545 F2d 7 King v. Sloane

545 F.2d 7

Ralph KING, Plaintiff-Appellant,
v.
Harvey SLOANE, Mayor, et al., Defendants-Appellees.

No. 75-2327.

United States Court of Appeals,
Sixth Circuit.

Argued Oct. 6, 1976.
Decided Nov. 10, 1976.

William G. Lehnig, Louisville, Ky., for plaintiff-appellant.

David L. Gittleman, Louisville, Ky., for Al Meinze.

J. Bruce Miller, Louisville, Ky., for Louis J. Hollenbach, Bob Kirchdorfer and Glenn McDonald.

Donald L. Cox, Director of Law, Louisville, Ky., for Com'rs of Sinking Fund and Harvey Sloane.

Burt J. Deutsch, Louisville, Ky., Edward W. Hancock, Atty. Gen. of Ky., Frankfort, Ky., Stanley V. Benovitz, Louisville, Ky., for other defendants.

Before PHILLIPS, Chief Judge, and CELEBREZZE and LIVELY, Circuit Judges.

PER CURIAM.

view counter
1

Do federal courts have jurisdiction of an action challenging the validity of a municipal tax where the taxpayer has an adequate remedy in the State courts? District Judge Rhodes Bratcher answered this question in the negative and the taxpayer appeals. We affirm.

2

The voters of the City of Louisville and Jefferson County, Kentucky, overwhelmingly approved a 1974 referendum to fund a Mass Transit Authority. The funding was accomplished by an increase of two-tenths of one per cent in the local occupational license tax. The taxpayer is a citizen of Indiana who is employed in Jefferson County, Kentucky. Since January 1, 1975, he has been required to pay an additional $2.05 per month in taxes. Asserting jurisdiction under 28 U.S.C. §§ 1343(3) and 2201, the complaint seeks a declaratory judgment on the ground that the additional tax violates rights guaranteed to the taxpayer under the fifth and fourteenth amendments.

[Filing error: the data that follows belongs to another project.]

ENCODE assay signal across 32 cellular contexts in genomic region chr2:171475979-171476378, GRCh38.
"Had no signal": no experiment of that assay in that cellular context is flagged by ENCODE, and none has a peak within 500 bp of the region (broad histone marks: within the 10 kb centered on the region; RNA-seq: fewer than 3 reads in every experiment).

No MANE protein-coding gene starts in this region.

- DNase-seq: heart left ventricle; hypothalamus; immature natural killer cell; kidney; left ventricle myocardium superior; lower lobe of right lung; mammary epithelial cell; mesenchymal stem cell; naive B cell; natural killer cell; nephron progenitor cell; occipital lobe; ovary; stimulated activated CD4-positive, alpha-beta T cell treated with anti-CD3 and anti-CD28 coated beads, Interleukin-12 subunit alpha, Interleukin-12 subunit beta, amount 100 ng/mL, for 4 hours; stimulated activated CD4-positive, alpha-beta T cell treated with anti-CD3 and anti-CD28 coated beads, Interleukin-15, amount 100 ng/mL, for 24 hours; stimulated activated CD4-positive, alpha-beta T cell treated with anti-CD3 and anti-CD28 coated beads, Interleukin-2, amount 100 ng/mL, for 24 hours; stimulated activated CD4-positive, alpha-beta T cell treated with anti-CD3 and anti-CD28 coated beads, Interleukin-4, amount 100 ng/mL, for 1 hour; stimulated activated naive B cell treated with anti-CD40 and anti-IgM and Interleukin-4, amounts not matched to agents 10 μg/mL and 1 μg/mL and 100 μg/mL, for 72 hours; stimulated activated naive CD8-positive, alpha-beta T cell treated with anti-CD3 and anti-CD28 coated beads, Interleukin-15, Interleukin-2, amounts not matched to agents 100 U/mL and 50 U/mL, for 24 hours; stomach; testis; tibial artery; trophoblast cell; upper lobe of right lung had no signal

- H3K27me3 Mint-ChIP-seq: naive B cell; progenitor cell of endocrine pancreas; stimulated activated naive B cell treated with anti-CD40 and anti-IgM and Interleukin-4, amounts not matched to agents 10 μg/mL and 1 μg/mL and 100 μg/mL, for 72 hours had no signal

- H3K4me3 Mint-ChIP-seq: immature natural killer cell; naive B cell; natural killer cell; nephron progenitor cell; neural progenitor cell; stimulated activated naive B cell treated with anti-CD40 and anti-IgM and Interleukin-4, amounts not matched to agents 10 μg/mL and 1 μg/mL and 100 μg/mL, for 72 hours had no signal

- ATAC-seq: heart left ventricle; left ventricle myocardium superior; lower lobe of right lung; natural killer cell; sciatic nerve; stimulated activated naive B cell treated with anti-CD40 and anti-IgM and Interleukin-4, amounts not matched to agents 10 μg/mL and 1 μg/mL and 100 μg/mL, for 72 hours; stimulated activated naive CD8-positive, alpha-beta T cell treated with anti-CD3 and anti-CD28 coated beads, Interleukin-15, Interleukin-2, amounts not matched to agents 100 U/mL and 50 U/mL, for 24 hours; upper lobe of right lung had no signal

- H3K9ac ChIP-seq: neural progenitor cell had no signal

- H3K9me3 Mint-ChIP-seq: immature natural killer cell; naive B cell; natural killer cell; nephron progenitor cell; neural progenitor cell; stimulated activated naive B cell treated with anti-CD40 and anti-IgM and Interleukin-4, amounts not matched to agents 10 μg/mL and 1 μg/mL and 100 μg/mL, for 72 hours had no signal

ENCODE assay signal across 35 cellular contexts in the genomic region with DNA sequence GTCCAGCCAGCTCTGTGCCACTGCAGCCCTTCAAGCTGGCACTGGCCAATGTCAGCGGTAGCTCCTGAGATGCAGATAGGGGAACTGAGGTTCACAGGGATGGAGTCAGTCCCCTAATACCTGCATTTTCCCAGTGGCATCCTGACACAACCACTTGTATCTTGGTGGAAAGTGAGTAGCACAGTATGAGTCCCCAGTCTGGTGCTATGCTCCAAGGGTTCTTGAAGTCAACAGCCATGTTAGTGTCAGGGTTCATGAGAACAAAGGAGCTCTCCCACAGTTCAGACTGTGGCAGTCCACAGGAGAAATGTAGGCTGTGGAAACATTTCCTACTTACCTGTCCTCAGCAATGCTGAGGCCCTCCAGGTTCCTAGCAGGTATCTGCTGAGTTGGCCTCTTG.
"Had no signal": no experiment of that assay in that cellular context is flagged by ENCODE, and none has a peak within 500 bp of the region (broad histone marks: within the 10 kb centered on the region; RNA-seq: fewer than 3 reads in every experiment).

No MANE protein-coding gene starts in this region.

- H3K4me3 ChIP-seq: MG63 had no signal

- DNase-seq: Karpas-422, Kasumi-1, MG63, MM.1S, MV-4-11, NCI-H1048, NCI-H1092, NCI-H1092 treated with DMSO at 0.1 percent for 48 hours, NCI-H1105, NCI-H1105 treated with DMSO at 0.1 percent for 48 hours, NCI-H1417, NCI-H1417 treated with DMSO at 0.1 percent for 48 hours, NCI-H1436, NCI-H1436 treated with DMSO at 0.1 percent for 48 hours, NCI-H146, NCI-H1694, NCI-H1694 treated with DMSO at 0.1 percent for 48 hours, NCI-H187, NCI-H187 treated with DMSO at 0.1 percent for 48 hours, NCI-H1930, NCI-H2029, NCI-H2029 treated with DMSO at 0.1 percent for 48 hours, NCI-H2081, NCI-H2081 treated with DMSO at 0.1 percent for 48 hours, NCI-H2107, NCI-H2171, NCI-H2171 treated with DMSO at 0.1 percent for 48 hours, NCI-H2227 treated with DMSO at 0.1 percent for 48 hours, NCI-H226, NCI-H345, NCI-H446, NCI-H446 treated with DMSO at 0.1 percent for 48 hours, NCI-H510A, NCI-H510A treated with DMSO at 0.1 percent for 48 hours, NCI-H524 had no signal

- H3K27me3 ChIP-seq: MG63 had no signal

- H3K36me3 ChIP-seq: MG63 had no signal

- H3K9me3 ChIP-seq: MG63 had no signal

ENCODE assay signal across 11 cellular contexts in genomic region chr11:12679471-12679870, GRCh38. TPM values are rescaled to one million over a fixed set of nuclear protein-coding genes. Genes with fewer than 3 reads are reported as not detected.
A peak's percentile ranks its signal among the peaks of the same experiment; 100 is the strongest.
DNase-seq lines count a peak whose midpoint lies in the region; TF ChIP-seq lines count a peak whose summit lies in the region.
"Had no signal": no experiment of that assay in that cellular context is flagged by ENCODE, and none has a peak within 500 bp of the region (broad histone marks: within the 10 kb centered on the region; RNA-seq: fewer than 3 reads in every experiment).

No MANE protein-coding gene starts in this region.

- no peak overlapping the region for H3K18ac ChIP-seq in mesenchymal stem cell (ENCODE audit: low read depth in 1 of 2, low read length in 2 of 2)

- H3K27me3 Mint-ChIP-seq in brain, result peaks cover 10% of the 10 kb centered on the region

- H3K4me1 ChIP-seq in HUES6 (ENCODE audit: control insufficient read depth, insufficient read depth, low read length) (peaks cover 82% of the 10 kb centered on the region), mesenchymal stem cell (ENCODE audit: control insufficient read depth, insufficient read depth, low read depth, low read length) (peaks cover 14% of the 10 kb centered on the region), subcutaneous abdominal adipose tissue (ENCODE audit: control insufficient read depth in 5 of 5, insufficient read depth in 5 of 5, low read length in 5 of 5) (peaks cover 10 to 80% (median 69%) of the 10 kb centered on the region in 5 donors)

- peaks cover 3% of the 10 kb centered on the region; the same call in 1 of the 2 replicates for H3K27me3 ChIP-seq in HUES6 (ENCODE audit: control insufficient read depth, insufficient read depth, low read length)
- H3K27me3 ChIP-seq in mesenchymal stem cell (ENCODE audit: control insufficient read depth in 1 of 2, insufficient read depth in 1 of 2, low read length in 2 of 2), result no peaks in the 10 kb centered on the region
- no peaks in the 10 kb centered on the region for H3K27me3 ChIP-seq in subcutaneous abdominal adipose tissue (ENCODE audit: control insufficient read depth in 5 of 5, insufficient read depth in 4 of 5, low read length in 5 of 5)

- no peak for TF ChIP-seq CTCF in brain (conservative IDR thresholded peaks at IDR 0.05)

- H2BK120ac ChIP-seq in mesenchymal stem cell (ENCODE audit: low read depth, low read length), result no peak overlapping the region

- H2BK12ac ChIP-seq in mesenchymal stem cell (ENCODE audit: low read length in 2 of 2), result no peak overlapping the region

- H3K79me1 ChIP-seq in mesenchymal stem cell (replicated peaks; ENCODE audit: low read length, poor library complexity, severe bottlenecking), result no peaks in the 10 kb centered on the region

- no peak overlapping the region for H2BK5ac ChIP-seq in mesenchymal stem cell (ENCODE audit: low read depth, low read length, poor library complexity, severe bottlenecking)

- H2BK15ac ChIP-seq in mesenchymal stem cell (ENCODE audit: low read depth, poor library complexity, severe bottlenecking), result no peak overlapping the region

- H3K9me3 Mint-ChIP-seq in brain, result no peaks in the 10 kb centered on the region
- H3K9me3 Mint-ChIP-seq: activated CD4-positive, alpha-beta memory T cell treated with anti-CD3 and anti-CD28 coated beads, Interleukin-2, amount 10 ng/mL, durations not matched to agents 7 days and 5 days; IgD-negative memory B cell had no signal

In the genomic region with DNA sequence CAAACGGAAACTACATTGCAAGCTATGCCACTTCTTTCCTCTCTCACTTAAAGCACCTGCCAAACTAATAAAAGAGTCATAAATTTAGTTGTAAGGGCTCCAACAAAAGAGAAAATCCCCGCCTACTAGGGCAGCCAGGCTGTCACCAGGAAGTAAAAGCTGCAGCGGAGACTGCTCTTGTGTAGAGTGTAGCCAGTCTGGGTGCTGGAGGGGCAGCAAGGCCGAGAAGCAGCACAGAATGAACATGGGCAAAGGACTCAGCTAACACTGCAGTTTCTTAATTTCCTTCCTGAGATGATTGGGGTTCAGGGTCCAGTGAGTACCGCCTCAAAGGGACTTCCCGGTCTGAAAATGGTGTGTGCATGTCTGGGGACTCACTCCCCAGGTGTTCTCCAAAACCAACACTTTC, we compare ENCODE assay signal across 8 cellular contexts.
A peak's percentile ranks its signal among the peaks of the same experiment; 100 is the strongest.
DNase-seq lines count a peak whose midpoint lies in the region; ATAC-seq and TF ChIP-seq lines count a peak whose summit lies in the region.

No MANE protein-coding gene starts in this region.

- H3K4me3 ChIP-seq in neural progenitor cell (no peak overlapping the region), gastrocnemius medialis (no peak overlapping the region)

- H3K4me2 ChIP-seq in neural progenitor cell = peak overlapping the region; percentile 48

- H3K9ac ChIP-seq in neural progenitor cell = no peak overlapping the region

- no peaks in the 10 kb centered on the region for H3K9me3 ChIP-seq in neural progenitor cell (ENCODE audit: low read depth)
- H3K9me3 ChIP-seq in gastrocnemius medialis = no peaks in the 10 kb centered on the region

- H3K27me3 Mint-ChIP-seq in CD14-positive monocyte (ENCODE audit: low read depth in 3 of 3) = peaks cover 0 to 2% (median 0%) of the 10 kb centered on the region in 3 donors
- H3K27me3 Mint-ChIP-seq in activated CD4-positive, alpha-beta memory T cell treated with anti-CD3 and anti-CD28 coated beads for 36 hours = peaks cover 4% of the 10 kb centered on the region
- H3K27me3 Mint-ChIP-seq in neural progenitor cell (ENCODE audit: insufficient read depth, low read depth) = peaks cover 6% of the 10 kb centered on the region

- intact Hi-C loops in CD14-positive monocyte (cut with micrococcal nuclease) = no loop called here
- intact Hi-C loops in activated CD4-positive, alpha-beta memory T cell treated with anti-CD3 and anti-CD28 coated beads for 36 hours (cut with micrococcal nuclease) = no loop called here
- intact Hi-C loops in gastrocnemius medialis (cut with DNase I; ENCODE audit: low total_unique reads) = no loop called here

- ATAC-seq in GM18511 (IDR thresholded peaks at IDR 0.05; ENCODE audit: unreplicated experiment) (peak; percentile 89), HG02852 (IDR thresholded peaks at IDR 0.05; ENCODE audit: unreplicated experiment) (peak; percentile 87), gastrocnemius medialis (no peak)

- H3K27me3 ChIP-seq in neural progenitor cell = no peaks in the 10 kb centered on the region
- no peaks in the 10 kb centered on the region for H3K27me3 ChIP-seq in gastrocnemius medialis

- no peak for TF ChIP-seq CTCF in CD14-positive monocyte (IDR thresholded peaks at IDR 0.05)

3

By express statutory provision, Congress in the Johnson Act has directed that federal courts shall not enjoin or restrain the assessment, levy or collection of any tax under state law where a plain, speedy and efficient remedy may be had in the courts of the State. 28 U.S.C. § 1341. The taxpayer in the present case first sought an injunction but later amended his complaint to seek only a declaratory judgment.

4

The federal courts will not entertain actions for relief from State or local taxes unless federal rights are protected in no other way. Lynch v. Household Finance Corp., 405 U.S. 538, 542 n. 6, 92 S.Ct. 1113, 31 L.Ed.2d 424 (1972); Great Lakes Dredge & Dock Co. v. Huffman, 319 U.S. 293, 63 S.Ct. 1070, 87 L.Ed. 1407 (1943); Matthews v. Rodgers, 284 U.S. 521, 52 S.Ct. 217, 76 L.Ed. 447 (1932); Dows v. City of Chicago, 78 U.S. (11 Wall.) 108, 20 L.Ed. 65 (1871). See also Perez v. Ledesma, 401 U.S. 82 at 126-27 n. 17,91 S.Ct. 674, 27 L.Ed.2d 701 (1971) (opinion of Brennan, J.).

In Great Lakes, Chief Justice Stone said:

5

(W)e are of the opinion that those considerations which have led federal courts of equity to refuse to enjoin the collection of State taxes, save in exceptional cases, require a like restraint in the use of the declaratory judgment procedure. 319 U.S. at 299, 63 S.Ct. at 1073. (Emphasis supplied.)

6

In Wyandotte Chemicals Corp. v. City of Wyandotte, 321 F.2d 927 (6th Cir. 1963), this court, speaking through Judge Cecil, held that the Johnson Act applies to declaratory judgments as well as to injunctions.

7

A plain, speedy and efficient remedy is available to the taxpayer in the State courts of Kentucky. See K.R.S. §§ 131.345-370; 418.045-080. The taxpayer has not alleged that the courts of the Commonwealth of Kentucky are not plainly, speedily and efficiently available to him or any other taxpayer who feels aggrieved.

view counter
8

Instead, the taxpayer contends that the federal courts have concurrent jurisdiction with the State courts with respect to the taxes collected from him because the present suit is labeled a "civil rights" action. The District Court was clearly correct in holding that no jurisdiction is conferred by 28 U.S.C. § 1343(3). Nor does 28 U.S.C. § 2201, the Declaratory Judgment Act, confer jurisdiction. The Declaratory Judgment Act is not an independent grant of federal jurisdiction. It does not create subject matter jurisdiction where none otherwise exists. It creates a particular kind of remedy available only in actions where the District Court already has jurisdiction to entertain a suit. Jarrett v. Resor, 426 F.2d 213, 216 (9th Cir. 1970).

9

Affirmed.